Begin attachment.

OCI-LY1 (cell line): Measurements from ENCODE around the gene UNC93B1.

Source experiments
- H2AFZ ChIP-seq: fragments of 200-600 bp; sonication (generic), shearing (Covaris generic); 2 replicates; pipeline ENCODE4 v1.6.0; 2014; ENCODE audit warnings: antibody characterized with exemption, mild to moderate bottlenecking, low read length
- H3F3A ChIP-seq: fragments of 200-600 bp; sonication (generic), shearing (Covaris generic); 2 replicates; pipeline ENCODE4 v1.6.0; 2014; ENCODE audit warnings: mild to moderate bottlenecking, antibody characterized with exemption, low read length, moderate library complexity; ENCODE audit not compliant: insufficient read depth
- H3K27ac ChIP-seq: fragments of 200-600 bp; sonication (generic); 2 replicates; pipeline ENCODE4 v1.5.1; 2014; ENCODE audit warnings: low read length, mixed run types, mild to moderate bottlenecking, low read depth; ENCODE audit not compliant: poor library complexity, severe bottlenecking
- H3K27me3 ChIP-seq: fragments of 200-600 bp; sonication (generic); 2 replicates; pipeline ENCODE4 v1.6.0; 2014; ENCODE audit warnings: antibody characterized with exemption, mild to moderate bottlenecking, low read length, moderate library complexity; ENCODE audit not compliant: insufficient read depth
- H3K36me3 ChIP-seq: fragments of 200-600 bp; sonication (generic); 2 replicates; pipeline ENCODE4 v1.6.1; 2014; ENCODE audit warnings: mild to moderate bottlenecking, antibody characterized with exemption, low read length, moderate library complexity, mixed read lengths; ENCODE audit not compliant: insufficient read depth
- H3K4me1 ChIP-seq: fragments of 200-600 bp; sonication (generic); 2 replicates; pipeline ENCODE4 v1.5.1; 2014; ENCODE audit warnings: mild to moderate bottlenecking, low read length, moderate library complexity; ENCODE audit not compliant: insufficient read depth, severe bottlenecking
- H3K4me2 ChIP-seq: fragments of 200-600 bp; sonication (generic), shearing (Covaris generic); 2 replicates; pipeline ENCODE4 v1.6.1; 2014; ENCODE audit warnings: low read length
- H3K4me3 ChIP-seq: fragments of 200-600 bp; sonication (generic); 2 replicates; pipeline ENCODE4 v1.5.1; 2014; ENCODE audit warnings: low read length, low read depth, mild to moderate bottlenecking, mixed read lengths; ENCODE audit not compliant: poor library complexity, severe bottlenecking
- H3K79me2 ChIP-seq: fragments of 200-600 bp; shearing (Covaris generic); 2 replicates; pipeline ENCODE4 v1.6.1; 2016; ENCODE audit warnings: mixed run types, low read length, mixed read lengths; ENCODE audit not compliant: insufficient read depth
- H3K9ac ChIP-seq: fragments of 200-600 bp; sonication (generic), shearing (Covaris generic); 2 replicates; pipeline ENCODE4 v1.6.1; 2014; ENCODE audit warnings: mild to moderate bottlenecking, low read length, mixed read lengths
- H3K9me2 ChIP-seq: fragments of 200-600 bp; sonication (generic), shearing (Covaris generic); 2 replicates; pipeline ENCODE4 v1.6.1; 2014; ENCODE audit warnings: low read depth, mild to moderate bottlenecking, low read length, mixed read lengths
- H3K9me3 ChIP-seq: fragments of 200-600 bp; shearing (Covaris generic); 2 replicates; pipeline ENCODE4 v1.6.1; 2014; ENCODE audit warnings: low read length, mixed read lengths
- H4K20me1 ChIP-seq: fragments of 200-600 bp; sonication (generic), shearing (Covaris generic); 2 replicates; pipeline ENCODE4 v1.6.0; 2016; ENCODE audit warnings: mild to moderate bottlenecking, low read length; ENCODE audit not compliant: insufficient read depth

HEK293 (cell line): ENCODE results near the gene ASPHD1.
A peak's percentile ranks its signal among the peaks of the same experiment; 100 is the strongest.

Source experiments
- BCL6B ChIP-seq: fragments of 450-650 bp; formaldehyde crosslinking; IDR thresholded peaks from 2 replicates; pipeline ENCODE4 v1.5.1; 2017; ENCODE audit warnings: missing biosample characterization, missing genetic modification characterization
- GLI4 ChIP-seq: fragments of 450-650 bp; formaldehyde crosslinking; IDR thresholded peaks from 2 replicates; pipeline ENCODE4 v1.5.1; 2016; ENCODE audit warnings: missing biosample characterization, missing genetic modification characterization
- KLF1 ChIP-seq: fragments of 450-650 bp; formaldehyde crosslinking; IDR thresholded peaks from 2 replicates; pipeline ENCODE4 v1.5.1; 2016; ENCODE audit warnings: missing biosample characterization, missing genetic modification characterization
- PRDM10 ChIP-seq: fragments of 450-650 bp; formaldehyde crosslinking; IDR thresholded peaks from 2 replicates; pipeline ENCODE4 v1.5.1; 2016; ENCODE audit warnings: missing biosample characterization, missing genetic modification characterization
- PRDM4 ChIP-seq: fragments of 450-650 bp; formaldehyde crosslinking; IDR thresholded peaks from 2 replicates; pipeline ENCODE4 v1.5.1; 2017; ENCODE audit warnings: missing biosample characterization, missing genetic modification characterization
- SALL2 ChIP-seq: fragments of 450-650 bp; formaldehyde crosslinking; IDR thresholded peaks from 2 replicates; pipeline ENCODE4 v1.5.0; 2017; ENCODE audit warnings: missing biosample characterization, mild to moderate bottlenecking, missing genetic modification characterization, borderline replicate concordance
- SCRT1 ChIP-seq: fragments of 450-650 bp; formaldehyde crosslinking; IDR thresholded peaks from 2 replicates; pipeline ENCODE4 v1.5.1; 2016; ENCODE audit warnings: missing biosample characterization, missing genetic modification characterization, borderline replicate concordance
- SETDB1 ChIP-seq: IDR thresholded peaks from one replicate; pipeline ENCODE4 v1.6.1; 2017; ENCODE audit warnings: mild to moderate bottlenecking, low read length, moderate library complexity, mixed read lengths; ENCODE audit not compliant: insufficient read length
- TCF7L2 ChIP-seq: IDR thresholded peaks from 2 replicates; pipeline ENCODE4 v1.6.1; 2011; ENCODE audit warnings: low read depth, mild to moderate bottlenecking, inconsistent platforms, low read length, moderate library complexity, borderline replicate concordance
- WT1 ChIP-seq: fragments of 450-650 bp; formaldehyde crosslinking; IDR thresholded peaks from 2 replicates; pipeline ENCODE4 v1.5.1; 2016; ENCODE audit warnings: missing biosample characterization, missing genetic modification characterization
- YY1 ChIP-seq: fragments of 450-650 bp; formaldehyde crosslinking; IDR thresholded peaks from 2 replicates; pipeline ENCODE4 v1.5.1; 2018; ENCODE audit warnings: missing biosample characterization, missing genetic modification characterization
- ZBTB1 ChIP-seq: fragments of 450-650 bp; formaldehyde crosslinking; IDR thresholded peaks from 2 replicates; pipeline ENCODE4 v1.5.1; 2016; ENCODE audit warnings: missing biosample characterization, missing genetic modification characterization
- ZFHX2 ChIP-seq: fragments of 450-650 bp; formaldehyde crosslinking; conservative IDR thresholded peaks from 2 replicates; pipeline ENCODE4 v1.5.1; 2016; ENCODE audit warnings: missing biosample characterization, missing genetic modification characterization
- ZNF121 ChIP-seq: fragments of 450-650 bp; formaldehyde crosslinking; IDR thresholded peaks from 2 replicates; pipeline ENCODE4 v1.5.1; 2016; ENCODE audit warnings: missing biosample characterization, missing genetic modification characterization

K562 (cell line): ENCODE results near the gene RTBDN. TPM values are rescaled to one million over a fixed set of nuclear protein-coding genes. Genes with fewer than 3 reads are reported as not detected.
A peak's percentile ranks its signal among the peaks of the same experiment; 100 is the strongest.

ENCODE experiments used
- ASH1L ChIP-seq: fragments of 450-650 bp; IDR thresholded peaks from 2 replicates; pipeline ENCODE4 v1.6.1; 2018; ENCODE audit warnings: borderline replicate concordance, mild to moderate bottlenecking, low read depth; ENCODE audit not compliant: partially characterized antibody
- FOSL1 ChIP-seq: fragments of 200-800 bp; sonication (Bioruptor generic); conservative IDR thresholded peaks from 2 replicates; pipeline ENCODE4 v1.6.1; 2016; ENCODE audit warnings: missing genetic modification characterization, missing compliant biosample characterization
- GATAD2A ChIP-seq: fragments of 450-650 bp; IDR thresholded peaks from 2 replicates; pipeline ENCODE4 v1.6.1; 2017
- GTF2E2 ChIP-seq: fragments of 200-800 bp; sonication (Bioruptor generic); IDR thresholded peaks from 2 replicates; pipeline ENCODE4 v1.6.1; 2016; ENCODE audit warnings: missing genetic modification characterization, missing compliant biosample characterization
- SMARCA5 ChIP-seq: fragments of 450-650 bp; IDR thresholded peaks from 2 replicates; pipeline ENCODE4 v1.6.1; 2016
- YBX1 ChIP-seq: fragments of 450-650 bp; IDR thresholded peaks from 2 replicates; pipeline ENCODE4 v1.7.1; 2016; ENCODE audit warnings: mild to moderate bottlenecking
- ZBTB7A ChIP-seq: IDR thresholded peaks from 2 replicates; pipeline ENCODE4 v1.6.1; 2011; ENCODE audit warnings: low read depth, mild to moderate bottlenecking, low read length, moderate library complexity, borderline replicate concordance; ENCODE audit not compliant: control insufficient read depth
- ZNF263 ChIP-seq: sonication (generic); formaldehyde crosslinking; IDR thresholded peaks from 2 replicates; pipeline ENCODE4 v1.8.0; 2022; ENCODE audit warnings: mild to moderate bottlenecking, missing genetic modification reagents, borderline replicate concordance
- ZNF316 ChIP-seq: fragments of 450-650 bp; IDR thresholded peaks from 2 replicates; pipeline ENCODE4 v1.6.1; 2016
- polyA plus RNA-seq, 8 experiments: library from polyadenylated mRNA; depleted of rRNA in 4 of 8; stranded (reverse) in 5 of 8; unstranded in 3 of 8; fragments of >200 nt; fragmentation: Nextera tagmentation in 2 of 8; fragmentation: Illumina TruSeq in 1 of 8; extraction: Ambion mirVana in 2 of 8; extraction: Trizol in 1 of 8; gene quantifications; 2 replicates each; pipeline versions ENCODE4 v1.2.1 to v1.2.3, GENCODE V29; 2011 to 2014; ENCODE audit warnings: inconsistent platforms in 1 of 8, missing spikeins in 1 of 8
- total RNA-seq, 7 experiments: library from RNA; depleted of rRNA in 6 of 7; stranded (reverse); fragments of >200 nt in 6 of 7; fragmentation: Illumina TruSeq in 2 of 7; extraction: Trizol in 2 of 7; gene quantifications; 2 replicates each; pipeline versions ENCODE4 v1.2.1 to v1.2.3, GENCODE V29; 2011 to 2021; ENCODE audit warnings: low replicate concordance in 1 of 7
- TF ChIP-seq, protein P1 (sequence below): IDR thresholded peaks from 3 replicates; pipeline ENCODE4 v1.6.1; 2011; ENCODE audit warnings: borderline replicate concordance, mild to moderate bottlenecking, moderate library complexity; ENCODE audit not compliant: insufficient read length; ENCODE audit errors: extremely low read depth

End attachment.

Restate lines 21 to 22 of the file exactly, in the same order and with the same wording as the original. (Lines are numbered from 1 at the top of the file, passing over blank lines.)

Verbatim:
- KLF1 ChIP-seq: fragments of 450-650 bp; formaldehyde crosslinking; IDR thresholded peaks from 2 replicates; pipeline ENCODE4 v1.5.1; 2016; ENCODE audit warnings: missing biosample characterization, missing genetic modification characterization
- PRDM10 ChIP-seq: fragments of 450-650 bp; formaldehyde crosslinking; IDR thresholded peaks from 2 replicates; pipeline ENCODE4 v1.5.1; 2016; ENCODE audit warnings: missing biosample characterization, missing genetic modification characterization